Is private residential investment still an opportunity?

Colliers REview Singapore blog - CM is private residential property investment still an opportunity

Coupled with attractive property prices and a weak economic outlook, investors and buyers are presented with an opportunistic year to acquire properties at a discount.


[This article has been updated as of 18 May 2020]

The current coronavirus (COVID-19) pandemic has caused many uncertainties and turbulence in the market -- from stock price fluctuations, to panic buying. In such a challenging environment, many investors and buyers have been conservative with their investment decisions while monitoring the market very closely.

A common question now is: Is private residential investment still an opportunity in current times? 

I thought I would give everyone my fresh perspective on the situation: This crisis can also be viewed as an opportunity for investors and buyers -- not to be missed.

Prices are softening

In these uncertain times, we have noticed that -- unsurprisingly -- sellers’ price expectations are softening.

Based on the recent flash estimates from the Urban Redevelopment Authority of Singapore (URA) on 11 April 2020, private residential property prices have fallen by 1.2% quarter-on-quarter (QoQ) in Q1 2020, after rising for three straight quarters. Colliers Research also projected 2020 to be the first year of decline since 2016

We expect a lagged effect on property prices as the effects of COVID-19 reverberate through the economy and hurt market sentiments. However, property prices are expected to remain resilient and are unlikely to fall as much as the 25% drop during the Global Financial Crisis (GFC). This could be due to better credit management and our government's efforts in dedicating about 11% of its GDP to support businesses, workers and families.

Property: A more resilient and less volatile investment

Compared to the stock market, the property market may be a better bet as property prices are generally more resilient and less volatile.

The Straits Times Index (STI) has fallen significantly ever since the COVID-19 was declared as a pandemic - and is projected to fall even further.

"Many investors and buyers tend to wait for prices to drop even further - but this could be a strategic mistake. If you wait for the prices to drop even further, the property will most likely not be ready and operational in time for when the pandemic is over."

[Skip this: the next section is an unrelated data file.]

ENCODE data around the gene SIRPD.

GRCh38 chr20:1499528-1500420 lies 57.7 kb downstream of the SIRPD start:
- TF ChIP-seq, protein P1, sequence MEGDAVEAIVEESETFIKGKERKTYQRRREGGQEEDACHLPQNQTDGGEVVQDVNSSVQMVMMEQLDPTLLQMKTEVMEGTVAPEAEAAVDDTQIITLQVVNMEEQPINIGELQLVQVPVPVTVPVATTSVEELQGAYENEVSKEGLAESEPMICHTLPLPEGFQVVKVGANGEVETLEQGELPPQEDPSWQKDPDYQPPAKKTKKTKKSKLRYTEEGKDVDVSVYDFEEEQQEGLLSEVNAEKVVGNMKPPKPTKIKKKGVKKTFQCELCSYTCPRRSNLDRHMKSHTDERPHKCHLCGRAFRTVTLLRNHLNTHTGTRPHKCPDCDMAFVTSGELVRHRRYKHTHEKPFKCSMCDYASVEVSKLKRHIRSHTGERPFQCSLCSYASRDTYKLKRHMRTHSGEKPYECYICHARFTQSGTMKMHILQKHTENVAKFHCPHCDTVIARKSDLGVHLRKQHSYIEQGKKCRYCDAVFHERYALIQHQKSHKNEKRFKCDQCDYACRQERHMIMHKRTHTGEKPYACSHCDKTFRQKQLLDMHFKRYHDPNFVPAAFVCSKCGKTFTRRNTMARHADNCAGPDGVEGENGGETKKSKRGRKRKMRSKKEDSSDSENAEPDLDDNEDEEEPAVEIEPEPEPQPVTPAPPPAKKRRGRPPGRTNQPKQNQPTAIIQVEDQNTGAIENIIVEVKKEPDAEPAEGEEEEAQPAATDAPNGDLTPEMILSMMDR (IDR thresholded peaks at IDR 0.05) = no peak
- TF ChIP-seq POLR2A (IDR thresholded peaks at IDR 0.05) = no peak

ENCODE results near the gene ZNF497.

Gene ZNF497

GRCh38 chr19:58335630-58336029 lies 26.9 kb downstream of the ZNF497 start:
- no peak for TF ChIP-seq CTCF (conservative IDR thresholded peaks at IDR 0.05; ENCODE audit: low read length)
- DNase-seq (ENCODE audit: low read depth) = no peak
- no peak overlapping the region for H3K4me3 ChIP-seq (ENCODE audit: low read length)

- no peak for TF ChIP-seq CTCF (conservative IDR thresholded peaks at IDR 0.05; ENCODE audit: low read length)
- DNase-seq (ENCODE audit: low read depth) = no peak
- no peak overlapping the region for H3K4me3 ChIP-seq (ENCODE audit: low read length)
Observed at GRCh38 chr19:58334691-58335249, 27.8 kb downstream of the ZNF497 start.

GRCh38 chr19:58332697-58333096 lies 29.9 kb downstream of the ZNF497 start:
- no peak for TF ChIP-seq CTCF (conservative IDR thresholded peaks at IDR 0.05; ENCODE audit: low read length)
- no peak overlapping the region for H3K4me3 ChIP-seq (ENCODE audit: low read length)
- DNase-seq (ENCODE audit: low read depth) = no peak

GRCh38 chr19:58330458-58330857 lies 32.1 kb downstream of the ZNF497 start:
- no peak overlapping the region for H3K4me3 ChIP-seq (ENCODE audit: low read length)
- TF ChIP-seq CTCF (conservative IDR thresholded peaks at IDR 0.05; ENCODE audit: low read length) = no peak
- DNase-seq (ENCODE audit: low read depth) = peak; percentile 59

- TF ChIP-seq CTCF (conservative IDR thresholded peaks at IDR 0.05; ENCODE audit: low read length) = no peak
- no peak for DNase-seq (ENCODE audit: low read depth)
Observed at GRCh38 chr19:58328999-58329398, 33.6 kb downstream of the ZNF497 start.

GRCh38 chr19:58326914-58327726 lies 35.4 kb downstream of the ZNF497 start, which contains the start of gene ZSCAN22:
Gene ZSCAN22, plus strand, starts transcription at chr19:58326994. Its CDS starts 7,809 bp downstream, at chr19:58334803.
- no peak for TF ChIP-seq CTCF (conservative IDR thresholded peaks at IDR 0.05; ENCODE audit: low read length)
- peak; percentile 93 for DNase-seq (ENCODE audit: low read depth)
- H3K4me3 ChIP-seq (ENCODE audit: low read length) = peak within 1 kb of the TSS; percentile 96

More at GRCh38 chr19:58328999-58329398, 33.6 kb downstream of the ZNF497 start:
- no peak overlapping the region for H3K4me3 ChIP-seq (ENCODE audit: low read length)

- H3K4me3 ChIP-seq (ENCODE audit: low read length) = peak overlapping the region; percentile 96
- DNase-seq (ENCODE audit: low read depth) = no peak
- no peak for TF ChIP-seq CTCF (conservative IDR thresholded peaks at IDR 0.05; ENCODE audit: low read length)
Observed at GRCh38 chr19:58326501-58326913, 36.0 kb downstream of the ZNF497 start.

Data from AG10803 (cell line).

Investing in real estate remains a great way to hedge against inflation. Coupled with attractive property prices and a weak economic outlook brought about by the COVID-19 situation, investors and buyers are offered with an opportunistic year to acquire properties at a discount.

Timing is of the essence

Many investors and buyers tend to wait for the prices to drop even further before purchasing a property -- but this could be a strategic mistake.

The real estate market is typically one of the first to recover, and tends to bounce back quickly from every major crisis, including the GFC in 2008, the Europe Debt Crisis in 2012 and the China Stock Market Crash in 2015. Sales completion would also generally take about three months or more, taking into consideration any renovation or Addition and Alteration (A&A) works.

If you wait for the prices to drop even further, the property will most likely not be ready and operational in time for when this pandemic is over.

Although it is difficult to predict when the market is likely to hit rock bottom and when it will pick up again, now is a great time for opportunistic buyers to consider properties as an investment.

Still considering if you should invest in that residential property you've been eyeing? Reach out to our Colliers' experts to find out which opportunities work best for you.

 

You may also like: Singapore property: Is it time to buy? [Podcast with Head of Research Tricia Song on Money FM 89.3]

 

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Steven Tan

Senior Director

Singapore

Steven has over 25 years in the real estate business and progressed through various roles in this industry from property management to valuation and auction then into investment sales to leading the  non-institutional capital markets – added to his original role as head of the auction team in Colliers Singapore.

Steven is known to preserve a close relationship with his clientele who are High Net-worth individuals - known in the local as Tow Kay (big boss in local dialect), investors from all walks of life and business partners big and small, making him the leading choice to head the non-institutional capital markets.

Steven was lauded for brokering the first freehold industrial sale in the year 2020 for 190 Macpherson Road at $88m. His other notable and worth-mentioning deals include the collective sale of 2-24 Phoenix Road at $42.6M which was sold above its reserved price and another industrial building (food factory) at 200 Pandan Loop at $56.8M.

Steven also qualified as a licensed appraiser with the Inland Revenue Authority of Singapore, a member of Singapore Institute of Surveyors and Valuers (MSISV) and member of Royal Institute of Chartered Surveyor (MRICS).

 

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